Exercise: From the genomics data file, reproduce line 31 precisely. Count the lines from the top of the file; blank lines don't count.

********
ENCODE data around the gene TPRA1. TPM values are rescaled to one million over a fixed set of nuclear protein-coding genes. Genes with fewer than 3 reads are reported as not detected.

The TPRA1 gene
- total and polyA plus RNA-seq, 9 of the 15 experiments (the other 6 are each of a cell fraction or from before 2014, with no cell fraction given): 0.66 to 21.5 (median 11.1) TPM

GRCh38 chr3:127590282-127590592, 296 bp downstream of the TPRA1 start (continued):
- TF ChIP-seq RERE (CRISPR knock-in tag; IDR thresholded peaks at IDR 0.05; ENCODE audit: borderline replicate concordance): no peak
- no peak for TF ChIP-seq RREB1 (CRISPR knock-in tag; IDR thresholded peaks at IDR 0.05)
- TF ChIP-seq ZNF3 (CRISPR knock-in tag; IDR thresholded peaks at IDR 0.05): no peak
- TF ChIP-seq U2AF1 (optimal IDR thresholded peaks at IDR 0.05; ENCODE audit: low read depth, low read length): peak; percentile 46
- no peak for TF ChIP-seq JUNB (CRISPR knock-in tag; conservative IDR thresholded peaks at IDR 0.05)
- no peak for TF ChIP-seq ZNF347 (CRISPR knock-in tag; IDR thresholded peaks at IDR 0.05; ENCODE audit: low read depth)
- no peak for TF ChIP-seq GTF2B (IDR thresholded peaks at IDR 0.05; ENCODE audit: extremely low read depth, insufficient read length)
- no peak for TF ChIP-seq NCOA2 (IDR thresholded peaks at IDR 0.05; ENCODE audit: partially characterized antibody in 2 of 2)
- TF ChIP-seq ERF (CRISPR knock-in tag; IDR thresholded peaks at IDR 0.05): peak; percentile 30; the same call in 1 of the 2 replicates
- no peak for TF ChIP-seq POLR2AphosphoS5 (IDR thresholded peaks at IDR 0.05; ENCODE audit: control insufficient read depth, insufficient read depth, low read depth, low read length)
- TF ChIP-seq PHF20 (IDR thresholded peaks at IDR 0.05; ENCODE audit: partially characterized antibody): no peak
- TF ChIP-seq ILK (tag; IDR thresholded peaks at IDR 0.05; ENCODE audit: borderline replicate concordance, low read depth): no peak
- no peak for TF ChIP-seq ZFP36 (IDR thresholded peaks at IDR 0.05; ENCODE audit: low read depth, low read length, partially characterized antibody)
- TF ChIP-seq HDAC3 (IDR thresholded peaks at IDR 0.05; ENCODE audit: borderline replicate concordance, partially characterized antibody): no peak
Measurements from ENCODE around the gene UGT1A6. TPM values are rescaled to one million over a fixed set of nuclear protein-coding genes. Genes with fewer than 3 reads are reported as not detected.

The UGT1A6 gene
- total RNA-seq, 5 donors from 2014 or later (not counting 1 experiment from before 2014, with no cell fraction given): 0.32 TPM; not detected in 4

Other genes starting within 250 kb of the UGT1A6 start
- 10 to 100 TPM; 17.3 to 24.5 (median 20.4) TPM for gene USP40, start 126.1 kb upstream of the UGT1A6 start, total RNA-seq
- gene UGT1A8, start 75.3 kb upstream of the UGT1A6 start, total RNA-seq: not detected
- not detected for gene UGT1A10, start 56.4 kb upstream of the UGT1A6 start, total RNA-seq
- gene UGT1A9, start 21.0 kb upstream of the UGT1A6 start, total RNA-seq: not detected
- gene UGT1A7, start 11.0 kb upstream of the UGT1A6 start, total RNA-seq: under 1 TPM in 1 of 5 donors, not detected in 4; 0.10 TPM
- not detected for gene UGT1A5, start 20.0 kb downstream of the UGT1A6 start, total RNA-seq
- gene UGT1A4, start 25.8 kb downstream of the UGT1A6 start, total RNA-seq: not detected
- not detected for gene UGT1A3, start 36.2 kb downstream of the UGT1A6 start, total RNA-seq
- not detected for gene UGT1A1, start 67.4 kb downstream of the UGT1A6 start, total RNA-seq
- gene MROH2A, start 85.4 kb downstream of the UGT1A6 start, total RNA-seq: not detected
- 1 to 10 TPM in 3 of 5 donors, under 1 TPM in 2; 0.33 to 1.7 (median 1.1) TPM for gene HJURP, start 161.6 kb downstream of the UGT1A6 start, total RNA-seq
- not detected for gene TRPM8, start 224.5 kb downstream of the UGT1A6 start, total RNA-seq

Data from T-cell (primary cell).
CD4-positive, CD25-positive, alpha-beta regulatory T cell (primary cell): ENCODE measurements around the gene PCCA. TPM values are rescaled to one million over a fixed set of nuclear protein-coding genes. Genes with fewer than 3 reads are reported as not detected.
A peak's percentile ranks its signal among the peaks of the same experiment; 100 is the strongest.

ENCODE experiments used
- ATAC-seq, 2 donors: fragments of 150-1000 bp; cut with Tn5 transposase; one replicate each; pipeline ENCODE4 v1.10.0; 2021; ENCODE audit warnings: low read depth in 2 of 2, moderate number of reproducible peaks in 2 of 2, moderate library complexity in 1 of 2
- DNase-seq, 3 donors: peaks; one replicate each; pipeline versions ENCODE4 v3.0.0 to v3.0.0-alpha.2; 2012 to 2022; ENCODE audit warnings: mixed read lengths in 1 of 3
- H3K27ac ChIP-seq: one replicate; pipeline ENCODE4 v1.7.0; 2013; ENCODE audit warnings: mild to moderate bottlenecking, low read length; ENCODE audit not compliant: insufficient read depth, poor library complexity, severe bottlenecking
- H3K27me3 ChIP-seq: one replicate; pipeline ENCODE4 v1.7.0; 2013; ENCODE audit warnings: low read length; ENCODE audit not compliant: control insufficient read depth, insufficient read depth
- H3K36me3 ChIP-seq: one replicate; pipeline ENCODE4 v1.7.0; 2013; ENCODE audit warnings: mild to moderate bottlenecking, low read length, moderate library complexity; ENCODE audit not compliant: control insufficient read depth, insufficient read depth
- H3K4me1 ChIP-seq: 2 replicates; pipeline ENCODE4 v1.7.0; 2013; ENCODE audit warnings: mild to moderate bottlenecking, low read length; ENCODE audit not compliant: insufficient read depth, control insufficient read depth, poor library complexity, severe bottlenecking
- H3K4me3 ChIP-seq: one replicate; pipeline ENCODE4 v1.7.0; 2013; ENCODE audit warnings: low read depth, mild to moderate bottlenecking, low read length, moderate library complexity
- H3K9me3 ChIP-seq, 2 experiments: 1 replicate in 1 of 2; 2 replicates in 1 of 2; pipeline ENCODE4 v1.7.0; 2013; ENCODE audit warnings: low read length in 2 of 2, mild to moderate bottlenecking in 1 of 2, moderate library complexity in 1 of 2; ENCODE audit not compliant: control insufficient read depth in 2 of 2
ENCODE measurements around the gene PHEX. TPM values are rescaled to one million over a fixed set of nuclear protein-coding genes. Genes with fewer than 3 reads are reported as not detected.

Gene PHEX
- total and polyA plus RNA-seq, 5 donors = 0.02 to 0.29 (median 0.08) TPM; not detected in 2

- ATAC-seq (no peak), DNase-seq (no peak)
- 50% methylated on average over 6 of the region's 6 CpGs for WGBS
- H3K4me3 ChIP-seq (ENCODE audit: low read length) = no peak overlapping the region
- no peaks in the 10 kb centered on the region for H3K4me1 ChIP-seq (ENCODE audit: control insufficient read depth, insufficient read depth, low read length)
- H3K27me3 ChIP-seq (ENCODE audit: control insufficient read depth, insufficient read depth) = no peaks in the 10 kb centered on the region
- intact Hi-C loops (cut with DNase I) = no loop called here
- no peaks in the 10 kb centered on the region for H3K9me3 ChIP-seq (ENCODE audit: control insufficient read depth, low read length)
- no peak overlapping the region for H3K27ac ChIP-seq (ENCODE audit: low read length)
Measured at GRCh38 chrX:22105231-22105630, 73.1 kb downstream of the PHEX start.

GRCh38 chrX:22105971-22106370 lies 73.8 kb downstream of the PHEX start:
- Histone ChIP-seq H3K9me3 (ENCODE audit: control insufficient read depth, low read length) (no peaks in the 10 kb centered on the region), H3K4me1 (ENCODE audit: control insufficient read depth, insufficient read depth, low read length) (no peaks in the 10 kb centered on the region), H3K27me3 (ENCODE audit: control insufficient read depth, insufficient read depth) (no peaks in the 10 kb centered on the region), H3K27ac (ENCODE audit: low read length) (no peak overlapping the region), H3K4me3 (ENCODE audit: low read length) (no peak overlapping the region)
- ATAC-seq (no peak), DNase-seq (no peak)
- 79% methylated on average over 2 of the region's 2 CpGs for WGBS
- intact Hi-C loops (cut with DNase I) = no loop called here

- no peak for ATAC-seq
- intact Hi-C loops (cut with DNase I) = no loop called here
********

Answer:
- not detected for gene UGT1A1, start 67.4 kb downstream of the UGT1A6 start, total RNA-seq